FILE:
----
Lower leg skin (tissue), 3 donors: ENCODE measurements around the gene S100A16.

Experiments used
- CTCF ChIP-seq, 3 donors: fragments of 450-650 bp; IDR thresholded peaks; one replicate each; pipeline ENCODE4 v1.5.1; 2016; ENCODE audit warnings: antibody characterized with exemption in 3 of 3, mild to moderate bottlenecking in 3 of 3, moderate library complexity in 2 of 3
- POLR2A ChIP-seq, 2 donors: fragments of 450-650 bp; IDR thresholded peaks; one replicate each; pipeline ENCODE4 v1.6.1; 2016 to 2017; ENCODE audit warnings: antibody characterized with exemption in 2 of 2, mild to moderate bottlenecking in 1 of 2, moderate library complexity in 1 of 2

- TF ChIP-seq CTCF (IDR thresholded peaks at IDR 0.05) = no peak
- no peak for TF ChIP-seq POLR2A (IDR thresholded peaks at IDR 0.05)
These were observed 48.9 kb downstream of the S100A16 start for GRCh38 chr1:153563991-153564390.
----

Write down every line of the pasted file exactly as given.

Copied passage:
Lower leg skin (tissue), 3 donors: ENCODE measurements around the gene S100A16.

Experiments used
- CTCF ChIP-seq, 3 donors: fragments of 450-650 bp; IDR thresholded peaks; one replicate each; pipeline ENCODE4 v1.5.1; 2016; ENCODE audit warnings: antibody characterized with exemption in 3 of 3, mild to moderate bottlenecking in 3 of 3, moderate library complexity in 2 of 3
- POLR2A ChIP-seq, 2 donors: fragments of 450-650 bp; IDR thresholded peaks; one replicate each; pipeline ENCODE4 v1.6.1; 2016 to 2017; ENCODE audit warnings: antibody characterized with exemption in 2 of 2, mild to moderate bottlenecking in 1 of 2, moderate library complexity in 1 of 2

- TF ChIP-seq CTCF (IDR thresholded peaks at IDR 0.05) = no peak
- no peak for TF ChIP-seq POLR2A (IDR thresholded peaks at IDR 0.05)
These were observed 48.9 kb downstream of the S100A16 start for GRCh38 chr1:153563991-153564390.